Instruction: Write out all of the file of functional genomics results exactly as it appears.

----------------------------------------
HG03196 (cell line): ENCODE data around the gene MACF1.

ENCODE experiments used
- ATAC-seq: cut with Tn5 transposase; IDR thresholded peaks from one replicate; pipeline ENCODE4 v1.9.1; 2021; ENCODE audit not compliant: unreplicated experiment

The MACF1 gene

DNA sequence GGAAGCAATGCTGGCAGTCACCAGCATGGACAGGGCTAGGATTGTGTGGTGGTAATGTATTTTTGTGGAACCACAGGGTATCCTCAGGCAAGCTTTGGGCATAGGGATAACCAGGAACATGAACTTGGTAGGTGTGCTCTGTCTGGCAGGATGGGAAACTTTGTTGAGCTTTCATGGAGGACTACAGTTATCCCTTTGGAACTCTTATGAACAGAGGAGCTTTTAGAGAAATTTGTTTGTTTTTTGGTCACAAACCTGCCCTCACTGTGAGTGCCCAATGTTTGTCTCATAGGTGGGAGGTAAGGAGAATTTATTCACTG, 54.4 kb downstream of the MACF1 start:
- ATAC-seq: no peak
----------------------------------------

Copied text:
HG03196 (cell line): ENCODE data around the gene MACF1.

ENCODE experiments used
- ATAC-seq: cut with Tn5 transposase; IDR thresholded peaks from one replicate; pipeline ENCODE4 v1.9.1; 2021; ENCODE audit not compliant: unreplicated experiment

The MACF1 gene

DNA sequence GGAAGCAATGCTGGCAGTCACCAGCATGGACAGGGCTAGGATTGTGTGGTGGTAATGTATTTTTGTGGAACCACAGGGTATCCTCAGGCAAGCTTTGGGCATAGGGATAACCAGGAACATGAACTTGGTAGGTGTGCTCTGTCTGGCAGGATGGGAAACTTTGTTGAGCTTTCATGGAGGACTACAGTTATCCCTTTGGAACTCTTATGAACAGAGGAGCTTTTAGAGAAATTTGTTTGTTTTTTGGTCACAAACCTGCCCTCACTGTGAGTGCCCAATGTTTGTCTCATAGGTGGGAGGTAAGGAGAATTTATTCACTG, 54.4 kb downstream of the MACF1 start:
- ATAC-seq: no peak